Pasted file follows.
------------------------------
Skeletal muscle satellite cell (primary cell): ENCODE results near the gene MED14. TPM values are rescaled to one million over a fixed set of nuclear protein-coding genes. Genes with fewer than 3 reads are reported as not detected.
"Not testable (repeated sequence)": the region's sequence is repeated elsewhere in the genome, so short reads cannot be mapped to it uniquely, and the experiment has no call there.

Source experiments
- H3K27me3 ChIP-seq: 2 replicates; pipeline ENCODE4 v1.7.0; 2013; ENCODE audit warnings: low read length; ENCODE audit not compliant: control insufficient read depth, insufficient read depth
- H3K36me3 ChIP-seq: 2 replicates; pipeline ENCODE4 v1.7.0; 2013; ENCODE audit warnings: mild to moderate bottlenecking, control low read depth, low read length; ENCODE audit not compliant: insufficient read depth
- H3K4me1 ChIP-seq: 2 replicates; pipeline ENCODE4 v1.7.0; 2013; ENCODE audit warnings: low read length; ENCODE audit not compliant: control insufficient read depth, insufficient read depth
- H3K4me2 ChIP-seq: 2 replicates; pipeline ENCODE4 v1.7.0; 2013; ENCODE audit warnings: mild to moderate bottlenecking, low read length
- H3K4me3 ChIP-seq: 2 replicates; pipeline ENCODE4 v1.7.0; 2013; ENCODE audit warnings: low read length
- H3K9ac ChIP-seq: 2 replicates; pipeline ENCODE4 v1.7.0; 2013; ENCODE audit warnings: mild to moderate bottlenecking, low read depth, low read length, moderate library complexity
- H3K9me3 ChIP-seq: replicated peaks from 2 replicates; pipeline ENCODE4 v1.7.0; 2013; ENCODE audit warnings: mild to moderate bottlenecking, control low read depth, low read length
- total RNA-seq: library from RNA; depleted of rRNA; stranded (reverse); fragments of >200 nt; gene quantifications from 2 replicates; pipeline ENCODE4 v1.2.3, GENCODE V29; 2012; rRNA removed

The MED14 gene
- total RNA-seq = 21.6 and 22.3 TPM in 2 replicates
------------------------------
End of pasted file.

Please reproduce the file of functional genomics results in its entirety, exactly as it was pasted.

Skeletal muscle satellite cell (primary cell): ENCODE results near the gene MED14. TPM values are rescaled to one million over a fixed set of nuclear protein-coding genes. Genes with fewer than 3 reads are reported as not detected.
"Not testable (repeated sequence)": the region's sequence is repeated elsewhere in the genome, so short reads cannot be mapped to it uniquely, and the experiment has no call there.

Source experiments
- H3K27me3 ChIP-seq: 2 replicates; pipeline ENCODE4 v1.7.0; 2013; ENCODE audit warnings: low read length; ENCODE audit not compliant: control insufficient read depth, insufficient read depth
- H3K36me3 ChIP-seq: 2 replicates; pipeline ENCODE4 v1.7.0; 2013; ENCODE audit warnings: mild to moderate bottlenecking, control low read depth, low read length; ENCODE audit not compliant: insufficient read depth
- H3K4me1 ChIP-seq: 2 replicates; pipeline ENCODE4 v1.7.0; 2013; ENCODE audit warnings: low read length; ENCODE audit not compliant: control insufficient read depth, insufficient read depth
- H3K4me2 ChIP-seq: 2 replicates; pipeline ENCODE4 v1.7.0; 2013; ENCODE audit warnings: mild to moderate bottlenecking, low read length
- H3K4me3 ChIP-seq: 2 replicates; pipeline ENCODE4 v1.7.0; 2013; ENCODE audit warnings: low read length
- H3K9ac ChIP-seq: 2 replicates; pipeline ENCODE4 v1.7.0; 2013; ENCODE audit warnings: mild to moderate bottlenecking, low read depth, low read length, moderate library complexity
- H3K9me3 ChIP-seq: replicated peaks from 2 replicates; pipeline ENCODE4 v1.7.0; 2013; ENCODE audit warnings: mild to moderate bottlenecking, control low read depth, low read length
- total RNA-seq: library from RNA; depleted of rRNA; stranded (reverse); fragments of >200 nt; gene quantifications from 2 replicates; pipeline ENCODE4 v1.2.3, GENCODE V29; 2012; rRNA removed

The MED14 gene
- total RNA-seq = 21.6 and 22.3 TPM in 2 replicates